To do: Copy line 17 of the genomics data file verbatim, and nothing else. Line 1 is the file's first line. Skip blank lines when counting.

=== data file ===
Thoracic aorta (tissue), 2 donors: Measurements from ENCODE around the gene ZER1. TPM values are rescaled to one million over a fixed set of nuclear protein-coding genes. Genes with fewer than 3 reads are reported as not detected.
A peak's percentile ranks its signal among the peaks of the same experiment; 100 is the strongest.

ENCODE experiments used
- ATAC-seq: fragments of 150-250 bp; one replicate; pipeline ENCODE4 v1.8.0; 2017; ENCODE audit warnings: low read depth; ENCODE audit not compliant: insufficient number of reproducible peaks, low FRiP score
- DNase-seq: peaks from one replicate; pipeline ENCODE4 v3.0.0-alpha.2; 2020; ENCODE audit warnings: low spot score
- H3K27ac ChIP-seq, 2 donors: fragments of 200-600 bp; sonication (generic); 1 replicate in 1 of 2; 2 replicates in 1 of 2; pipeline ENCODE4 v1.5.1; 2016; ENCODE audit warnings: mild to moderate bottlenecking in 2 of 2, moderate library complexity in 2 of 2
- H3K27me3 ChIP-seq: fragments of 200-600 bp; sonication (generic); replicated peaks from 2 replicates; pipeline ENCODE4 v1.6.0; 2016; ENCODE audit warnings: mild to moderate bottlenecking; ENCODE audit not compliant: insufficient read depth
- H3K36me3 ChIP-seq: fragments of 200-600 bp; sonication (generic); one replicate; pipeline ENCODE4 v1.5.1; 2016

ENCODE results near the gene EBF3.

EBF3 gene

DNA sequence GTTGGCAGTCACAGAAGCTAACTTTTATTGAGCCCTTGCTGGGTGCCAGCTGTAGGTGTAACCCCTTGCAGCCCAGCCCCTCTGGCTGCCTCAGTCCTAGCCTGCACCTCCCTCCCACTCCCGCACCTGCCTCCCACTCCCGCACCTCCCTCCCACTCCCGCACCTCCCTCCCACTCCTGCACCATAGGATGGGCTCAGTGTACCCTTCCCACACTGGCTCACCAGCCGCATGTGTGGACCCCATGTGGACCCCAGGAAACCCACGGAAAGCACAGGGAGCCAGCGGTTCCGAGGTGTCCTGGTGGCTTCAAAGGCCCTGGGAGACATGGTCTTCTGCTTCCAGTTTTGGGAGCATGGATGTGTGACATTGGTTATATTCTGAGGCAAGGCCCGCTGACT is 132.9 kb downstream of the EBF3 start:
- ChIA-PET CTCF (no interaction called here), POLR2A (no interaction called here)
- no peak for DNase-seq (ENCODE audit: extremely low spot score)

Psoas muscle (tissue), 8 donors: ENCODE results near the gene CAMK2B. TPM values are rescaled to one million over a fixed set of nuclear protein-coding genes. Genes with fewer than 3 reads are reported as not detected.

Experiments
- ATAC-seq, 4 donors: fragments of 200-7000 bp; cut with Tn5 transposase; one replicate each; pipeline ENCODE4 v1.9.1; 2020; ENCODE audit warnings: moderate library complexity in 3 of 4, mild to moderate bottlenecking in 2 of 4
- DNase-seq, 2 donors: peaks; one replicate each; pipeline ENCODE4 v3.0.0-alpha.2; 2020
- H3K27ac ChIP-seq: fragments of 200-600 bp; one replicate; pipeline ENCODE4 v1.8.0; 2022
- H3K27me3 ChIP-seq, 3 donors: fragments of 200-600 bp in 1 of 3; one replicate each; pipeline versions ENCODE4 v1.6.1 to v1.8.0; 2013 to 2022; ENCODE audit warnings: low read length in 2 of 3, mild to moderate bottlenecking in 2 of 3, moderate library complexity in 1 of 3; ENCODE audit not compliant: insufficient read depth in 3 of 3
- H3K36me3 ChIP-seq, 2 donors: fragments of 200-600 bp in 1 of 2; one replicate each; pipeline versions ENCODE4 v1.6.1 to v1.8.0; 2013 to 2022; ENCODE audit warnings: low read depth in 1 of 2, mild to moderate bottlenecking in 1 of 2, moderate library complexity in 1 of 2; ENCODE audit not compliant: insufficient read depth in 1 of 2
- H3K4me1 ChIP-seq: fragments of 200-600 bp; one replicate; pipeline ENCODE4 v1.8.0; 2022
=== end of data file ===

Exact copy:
- DNase-seq, 2 donors: peaks; one replicate each; pipeline ENCODE4 v3.0.0-alpha.2; 2020